Würtemberg, whose inhabitants, for the most part, detested the house of Austria, and, in spite of exactions and oppression, retained a certain feudal-patriotic affection for their hereditary overlord, was favourably disposed to his return. The opportunity seemed now to have arrived for a successful invasion of his patrimonial territory. His negotiations with the peasant bands were not wholly successful, since he was largely mistrusted by them. However, an arrangement was come to with Hans Müller of Bulgenbach, who arrived with a body of Black Forest and Hegau peasants to his assistance. In addition, he had engaged a large number of mercenaries from the northern Swiss cantons and elsewhere, so that by the end of February he was enabled to start on his campaign with an army of some 6,000 foot and 200 horse, besides a few pieces of artillery. But the Swabian League was beforehand with Duke Ulrich. At the instance of its commander George Truchsess, Count von Helfenstein seized Stuttgart, leaving a garrison within the walls, while the duke was slowly advancing. Truchsess rightly saw that, as capital of the duchy, Stuttgart was the key of the situation. The fact was that Ulrich had allowed his men to carouse too long on the way at the little town of Sindelfingen. Had he proceeded on to Stuttgart at once without stopping, he would probably have succeeded in entering his capital before Helfenstein. As it was, all he could do was. to lay siege to the town. To make matters worse for him, the news of the issue of the battle of Pavia, which was fought on the 24th of February, arrived. The signal victory obtained by the imperial forces decided the struggle between Charles V. and Francis I., which had until then been hanging in the balance. All whose interests, from whatever cause, were contrary to that of the emperor, Ulrich amongst the number, had naturally placed their hopes on the French king. These were now, of course, shattered. What was of more immediate importance was that the Archduke Ferdinand, as representing the victorious house of Austria and imperial power, had just seized the opportunity of insisting that the Swiss cantons should immediately order the return of their men, who were serving with the duke, on pain of outlawry and confiscation of goods. The cantons at this juncture did not dare to refuse the demand, and accordingly the order was issued; the Swiss free-lances, whose pay was in arrears, on its announcement, accompanied, it is said, by Austrian gold, promptly deserted and hurried back to their fatherland. Ulrich with his remaining forces was unable to continue the siege; indeed, he was glad enough in his turn to hurry back to his stronghold — his Hohentwiel — as quickly as possible. The Würtemberg peasants had not risen to his aid with the enthusiasm he had anticipated. Little as they might care for the Austrian regency in Würtemberg, the memory of “the poor Conrad,” and of their friends and relations who had been driven from house and home on the suppression of that movement eleven years before, was too recent for them to be especially eager to sacrifice themselves to reinstate the man primarily responsible for their troubles. Thus ended this attempt of Duke Ulrich to recover his territory by the aid of peasants and mercenaries. The whole episode from first to last occupied. little more than three weeks, but during this time it served to divert the attention of the Swabian League.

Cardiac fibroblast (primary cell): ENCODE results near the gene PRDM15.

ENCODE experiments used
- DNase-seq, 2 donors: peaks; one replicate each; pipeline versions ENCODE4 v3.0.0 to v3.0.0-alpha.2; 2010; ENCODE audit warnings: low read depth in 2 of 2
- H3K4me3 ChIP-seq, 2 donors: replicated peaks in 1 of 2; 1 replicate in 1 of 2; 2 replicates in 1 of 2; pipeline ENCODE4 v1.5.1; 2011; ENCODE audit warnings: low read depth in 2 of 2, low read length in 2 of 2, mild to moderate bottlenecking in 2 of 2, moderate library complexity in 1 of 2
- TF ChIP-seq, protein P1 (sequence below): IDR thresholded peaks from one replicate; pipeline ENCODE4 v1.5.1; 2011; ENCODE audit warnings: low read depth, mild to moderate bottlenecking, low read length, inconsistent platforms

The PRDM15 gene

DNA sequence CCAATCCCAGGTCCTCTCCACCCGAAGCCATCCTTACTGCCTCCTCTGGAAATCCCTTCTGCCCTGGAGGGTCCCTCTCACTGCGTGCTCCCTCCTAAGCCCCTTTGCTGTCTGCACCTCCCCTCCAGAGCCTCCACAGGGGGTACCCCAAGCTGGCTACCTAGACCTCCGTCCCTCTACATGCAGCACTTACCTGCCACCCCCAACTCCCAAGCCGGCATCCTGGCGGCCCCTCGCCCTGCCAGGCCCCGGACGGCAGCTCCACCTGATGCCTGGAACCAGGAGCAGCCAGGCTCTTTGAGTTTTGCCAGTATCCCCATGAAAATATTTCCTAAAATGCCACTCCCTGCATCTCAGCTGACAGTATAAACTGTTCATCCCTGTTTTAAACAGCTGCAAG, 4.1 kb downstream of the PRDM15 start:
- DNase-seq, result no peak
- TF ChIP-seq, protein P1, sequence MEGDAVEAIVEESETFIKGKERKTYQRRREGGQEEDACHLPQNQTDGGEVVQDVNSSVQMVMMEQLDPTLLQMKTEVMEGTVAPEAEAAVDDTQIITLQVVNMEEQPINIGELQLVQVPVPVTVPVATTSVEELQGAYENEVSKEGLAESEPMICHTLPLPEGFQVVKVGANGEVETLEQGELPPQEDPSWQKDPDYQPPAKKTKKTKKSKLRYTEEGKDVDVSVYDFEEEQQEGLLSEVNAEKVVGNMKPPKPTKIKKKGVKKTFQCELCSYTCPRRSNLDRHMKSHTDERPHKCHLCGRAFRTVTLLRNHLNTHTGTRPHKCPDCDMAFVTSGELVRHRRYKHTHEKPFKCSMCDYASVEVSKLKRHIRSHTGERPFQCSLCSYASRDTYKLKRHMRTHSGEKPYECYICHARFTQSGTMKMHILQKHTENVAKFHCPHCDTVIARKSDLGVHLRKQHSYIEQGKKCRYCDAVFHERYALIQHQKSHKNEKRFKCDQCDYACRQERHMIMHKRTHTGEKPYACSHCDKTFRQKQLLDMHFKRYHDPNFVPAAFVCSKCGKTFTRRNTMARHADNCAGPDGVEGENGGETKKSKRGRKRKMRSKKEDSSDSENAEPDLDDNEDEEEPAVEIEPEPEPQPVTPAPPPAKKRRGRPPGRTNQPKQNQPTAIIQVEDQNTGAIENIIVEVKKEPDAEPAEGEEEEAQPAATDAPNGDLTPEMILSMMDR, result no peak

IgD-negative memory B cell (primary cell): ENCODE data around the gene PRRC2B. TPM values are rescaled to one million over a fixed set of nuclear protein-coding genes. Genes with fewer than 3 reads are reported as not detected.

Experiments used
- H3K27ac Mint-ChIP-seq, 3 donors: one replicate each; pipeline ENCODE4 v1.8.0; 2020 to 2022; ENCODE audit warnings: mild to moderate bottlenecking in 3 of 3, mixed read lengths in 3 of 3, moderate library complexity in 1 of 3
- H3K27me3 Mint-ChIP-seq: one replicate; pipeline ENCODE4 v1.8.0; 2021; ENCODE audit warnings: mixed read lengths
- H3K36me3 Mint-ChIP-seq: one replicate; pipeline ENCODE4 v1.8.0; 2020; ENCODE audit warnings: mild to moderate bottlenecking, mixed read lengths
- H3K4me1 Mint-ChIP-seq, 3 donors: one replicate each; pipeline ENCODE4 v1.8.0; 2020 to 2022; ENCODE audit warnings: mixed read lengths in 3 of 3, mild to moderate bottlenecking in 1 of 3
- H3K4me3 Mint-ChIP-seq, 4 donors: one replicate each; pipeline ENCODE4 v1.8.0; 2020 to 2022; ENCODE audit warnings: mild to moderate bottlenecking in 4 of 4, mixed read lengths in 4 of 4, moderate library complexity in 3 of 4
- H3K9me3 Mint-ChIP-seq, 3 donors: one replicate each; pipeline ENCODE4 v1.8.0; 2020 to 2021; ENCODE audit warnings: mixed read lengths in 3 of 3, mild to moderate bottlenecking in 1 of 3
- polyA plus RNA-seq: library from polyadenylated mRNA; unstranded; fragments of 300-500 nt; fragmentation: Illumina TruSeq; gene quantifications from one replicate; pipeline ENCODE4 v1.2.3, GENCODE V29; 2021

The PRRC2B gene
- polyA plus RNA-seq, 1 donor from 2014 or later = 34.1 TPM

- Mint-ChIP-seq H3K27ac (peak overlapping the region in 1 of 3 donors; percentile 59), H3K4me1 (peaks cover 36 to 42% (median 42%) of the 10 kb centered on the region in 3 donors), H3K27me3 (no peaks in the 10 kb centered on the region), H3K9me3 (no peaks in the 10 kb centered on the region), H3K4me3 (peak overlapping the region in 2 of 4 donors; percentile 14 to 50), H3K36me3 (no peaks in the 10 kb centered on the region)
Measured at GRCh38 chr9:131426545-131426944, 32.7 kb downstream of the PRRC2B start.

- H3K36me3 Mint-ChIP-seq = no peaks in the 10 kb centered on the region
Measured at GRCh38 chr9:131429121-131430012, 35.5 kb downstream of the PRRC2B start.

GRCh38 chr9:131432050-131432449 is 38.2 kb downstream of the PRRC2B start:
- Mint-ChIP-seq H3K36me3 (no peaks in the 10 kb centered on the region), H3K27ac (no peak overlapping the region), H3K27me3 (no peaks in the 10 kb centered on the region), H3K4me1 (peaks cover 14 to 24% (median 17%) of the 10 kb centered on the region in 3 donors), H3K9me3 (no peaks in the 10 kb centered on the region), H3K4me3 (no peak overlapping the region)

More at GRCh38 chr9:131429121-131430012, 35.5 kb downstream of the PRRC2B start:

The Swabian peasants, as already mentioned, had begun to stir in the autumn of 1524, at about the same time as those of the Black Forest and the Lake of Constanz districts. In Swabia, the first overt signs of disaffection showed themselves in the lands of the abbey of Kempten, and the immediate occasion of them appears to have been the imprisonment and harsh treatment by the abbot of an old man, a tenant of the abbey, on the ground of a disrespectful expression he had let fall concerning him during the haymaking. The abbot’s despotic government of the manor had everywhere incensed the peasantry. The prince prelate, after having promised to consider the grievances in conjunction with other high personages on a given day, appeared indeed, and listened to the complaints laid before him, but it was only to give a categorical refusal to make any concession whatever. The result of his action was that those immediately concerned decided to call an assembly representing all the subjects of the extensive abbey territory, to lay the matter before them, and to consider what further course should be taken. On the 21st of January, a numerous assembly met together accordingly at a given place on the bank of the little stream called the Luibas, to take counsel as to further action. The little town of Kempten was in a ferment, part of the burghers sympathising with the peasants and part with the abbey.